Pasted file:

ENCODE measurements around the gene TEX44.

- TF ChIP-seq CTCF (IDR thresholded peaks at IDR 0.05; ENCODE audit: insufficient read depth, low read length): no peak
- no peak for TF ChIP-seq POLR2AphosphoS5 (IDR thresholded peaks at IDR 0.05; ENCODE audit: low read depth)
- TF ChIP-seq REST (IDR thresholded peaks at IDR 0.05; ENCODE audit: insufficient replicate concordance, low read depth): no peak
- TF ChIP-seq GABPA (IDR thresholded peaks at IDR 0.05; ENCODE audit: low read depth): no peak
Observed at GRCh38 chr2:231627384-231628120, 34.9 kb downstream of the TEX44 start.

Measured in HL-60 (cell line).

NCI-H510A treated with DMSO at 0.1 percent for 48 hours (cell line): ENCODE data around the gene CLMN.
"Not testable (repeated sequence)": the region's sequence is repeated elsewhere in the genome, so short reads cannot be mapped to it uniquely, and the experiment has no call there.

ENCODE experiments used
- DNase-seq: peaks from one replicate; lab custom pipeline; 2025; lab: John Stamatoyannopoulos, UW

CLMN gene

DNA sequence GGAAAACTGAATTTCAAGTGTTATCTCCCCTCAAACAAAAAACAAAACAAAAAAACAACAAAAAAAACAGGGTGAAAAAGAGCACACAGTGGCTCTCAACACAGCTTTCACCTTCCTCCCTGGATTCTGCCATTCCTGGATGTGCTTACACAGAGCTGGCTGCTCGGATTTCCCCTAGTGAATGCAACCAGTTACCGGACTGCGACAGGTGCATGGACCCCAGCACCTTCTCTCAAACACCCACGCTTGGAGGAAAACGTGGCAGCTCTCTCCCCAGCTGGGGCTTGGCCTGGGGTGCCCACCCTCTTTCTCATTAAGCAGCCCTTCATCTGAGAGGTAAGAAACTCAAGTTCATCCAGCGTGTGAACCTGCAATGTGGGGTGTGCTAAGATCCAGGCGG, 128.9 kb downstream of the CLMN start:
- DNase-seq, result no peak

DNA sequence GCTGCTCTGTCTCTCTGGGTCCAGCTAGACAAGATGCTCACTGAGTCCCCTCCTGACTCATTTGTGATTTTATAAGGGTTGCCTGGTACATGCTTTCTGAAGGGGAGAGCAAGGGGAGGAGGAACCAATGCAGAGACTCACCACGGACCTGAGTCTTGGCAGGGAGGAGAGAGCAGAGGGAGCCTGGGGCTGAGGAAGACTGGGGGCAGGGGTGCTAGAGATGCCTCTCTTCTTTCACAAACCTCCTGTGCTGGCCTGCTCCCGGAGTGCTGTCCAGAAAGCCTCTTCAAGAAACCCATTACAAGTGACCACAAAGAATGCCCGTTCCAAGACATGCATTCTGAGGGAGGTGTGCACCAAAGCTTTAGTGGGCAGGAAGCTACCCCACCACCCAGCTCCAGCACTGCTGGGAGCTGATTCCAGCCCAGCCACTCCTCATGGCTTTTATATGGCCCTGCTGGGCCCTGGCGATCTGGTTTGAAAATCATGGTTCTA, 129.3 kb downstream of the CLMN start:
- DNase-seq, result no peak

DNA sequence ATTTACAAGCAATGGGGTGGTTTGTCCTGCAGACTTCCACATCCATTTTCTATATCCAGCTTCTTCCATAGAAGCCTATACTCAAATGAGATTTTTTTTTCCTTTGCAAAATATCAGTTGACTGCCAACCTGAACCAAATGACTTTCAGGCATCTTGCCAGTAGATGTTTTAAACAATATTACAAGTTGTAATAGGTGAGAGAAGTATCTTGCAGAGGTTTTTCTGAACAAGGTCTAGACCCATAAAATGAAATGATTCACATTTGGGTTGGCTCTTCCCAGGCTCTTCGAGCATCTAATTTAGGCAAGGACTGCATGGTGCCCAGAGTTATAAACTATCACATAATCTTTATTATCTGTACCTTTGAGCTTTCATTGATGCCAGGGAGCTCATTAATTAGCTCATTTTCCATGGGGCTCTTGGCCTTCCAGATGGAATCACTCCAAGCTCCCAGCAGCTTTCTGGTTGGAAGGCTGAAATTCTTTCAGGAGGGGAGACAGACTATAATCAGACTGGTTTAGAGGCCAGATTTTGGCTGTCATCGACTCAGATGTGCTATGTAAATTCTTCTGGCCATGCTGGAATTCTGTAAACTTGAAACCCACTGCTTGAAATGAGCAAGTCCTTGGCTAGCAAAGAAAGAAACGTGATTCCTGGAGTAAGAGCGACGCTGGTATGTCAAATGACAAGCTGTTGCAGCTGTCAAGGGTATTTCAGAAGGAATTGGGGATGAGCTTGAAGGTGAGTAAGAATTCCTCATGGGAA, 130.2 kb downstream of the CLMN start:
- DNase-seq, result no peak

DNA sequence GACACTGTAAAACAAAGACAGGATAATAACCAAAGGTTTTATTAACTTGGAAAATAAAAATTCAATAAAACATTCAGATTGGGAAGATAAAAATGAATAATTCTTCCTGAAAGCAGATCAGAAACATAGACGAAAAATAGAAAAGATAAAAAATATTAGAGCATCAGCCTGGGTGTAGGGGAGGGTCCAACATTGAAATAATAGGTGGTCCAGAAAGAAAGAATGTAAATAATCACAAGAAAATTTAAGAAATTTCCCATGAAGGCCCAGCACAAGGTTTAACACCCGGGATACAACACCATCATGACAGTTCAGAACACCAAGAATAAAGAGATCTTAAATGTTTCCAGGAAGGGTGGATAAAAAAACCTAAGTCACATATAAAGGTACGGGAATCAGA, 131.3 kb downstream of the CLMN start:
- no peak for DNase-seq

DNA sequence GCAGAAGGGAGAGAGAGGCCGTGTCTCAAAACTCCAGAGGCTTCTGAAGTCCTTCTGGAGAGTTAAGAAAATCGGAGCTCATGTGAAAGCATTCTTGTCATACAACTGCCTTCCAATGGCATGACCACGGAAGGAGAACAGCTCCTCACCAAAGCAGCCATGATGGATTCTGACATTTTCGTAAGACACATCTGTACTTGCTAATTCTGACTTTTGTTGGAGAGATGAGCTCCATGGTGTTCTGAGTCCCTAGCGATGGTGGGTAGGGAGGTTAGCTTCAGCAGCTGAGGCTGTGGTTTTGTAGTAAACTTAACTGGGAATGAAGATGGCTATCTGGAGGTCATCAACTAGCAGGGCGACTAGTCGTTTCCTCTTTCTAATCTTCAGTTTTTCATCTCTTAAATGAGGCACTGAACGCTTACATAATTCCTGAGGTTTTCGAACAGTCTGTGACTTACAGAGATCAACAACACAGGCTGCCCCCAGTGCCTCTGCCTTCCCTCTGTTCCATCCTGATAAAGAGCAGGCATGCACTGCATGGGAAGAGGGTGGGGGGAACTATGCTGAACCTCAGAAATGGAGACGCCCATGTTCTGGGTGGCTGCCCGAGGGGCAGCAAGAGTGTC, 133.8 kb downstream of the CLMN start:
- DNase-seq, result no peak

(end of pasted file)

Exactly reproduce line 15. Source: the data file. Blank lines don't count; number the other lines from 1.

DNA sequence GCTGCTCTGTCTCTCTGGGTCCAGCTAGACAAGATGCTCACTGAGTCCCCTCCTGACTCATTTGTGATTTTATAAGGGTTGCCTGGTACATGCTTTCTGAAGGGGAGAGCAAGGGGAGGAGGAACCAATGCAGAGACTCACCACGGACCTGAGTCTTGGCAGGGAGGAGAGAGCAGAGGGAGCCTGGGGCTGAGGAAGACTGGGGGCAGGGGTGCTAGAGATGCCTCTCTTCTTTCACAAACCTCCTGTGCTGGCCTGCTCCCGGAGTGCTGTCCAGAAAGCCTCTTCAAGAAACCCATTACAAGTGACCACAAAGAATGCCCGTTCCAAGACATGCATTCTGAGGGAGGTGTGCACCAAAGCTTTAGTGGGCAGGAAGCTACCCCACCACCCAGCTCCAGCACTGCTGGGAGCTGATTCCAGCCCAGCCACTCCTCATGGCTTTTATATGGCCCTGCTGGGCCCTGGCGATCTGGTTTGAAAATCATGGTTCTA, 129.3 kb downstream of the CLMN start: